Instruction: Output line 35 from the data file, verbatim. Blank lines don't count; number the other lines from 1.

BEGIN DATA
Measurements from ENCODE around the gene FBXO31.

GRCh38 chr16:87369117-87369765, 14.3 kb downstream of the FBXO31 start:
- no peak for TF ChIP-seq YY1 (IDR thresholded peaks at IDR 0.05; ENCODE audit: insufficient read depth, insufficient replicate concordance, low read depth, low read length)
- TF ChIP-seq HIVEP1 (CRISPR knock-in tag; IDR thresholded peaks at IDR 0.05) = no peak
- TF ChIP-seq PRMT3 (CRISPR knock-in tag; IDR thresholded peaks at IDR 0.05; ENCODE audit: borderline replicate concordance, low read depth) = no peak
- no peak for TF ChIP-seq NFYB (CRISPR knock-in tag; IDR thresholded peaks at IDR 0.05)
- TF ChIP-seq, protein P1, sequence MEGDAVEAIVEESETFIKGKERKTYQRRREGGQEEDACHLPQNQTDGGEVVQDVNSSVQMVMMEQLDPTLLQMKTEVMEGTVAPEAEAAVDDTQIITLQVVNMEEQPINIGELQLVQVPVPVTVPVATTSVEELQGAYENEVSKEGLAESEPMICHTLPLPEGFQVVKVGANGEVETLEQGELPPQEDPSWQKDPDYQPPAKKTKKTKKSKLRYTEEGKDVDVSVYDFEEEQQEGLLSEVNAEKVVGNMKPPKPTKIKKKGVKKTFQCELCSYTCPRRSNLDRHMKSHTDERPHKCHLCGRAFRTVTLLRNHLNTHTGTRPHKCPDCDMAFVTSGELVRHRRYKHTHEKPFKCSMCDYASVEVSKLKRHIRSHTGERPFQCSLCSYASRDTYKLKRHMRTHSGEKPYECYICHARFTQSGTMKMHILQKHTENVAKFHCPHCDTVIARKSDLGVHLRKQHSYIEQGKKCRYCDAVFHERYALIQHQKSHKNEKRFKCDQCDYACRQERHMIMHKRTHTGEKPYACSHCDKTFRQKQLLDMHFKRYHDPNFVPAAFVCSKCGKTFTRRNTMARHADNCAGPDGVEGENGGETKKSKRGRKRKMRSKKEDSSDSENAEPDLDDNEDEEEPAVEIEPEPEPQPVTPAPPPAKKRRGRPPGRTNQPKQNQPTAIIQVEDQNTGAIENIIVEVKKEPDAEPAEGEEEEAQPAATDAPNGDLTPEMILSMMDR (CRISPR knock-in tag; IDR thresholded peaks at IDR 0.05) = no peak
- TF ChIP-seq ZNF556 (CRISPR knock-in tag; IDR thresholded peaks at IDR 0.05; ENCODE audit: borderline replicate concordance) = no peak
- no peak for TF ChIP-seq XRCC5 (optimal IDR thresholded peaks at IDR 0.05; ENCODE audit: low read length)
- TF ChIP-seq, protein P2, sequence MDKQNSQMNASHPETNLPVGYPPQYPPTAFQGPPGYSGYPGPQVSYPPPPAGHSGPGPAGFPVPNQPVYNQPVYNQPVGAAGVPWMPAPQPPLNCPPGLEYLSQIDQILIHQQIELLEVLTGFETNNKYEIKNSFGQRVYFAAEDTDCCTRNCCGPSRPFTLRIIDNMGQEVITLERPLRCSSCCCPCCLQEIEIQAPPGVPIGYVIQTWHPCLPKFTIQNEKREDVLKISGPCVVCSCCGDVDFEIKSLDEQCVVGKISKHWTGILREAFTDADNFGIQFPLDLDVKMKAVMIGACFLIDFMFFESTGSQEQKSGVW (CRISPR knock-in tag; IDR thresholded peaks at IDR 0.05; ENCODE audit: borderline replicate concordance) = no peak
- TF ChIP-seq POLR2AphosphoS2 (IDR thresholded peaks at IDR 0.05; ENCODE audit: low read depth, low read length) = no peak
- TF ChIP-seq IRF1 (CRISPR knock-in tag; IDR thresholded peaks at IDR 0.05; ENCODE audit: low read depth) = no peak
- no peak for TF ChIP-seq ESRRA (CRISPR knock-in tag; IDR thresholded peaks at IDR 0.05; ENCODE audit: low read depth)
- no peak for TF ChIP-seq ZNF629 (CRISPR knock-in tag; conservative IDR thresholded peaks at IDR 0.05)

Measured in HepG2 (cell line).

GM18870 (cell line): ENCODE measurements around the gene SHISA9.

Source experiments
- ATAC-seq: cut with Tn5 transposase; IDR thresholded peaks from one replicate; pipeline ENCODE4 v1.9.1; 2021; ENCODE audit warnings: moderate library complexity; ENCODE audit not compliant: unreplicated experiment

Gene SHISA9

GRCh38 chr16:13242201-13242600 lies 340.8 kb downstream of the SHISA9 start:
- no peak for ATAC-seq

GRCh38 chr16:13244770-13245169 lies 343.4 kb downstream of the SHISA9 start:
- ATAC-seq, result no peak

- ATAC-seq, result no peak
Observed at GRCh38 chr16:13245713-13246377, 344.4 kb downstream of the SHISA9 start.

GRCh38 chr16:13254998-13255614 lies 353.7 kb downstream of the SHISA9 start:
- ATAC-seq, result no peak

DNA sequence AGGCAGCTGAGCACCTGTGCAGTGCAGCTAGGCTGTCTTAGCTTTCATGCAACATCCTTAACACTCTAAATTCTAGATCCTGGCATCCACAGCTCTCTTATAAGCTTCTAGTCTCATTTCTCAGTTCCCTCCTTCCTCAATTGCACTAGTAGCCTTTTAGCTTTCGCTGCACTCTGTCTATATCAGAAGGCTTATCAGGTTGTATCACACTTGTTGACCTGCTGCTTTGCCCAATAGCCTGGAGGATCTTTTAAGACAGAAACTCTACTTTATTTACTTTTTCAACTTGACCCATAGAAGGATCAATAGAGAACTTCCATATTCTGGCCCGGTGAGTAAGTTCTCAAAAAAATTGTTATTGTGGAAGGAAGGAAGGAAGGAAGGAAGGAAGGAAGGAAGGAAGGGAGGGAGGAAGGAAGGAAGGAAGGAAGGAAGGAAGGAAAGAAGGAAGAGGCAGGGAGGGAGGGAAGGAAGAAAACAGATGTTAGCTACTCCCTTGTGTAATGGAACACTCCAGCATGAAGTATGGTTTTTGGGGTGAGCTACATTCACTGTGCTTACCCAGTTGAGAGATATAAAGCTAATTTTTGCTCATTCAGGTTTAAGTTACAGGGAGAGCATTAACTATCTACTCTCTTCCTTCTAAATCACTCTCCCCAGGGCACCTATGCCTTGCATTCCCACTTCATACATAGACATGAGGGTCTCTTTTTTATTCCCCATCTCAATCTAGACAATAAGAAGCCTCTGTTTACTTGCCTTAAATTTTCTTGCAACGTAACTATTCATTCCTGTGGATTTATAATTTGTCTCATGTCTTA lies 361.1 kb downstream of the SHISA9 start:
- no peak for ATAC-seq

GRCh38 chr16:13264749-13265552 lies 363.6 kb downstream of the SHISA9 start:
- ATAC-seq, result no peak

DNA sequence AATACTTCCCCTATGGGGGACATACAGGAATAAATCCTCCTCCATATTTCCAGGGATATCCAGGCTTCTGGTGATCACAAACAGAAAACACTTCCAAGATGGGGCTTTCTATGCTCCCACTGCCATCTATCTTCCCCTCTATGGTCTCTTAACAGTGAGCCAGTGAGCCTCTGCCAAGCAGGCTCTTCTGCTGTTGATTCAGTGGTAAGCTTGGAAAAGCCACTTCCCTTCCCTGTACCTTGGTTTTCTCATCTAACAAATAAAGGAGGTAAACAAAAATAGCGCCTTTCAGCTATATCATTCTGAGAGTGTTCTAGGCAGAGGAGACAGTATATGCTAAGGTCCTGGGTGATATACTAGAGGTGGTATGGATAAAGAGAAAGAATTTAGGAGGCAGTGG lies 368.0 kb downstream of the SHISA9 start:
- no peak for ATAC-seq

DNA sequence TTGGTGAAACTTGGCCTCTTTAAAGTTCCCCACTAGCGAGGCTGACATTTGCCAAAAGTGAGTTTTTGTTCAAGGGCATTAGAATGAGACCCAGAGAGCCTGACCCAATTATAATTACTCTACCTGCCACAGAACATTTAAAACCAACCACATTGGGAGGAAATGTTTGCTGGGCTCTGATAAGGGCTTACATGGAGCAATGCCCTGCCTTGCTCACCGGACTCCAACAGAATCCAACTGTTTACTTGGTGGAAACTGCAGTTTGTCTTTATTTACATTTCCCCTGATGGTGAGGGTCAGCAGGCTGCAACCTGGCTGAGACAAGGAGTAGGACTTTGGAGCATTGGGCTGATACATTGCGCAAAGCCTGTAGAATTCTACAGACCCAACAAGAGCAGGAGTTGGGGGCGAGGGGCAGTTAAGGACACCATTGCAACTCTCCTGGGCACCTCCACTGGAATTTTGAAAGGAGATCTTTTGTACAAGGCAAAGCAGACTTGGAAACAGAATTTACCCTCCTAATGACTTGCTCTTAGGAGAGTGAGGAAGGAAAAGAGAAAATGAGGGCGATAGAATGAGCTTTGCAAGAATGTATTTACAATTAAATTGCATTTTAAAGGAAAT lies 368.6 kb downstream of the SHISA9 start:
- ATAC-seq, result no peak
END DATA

- ATAC-seq, result no peak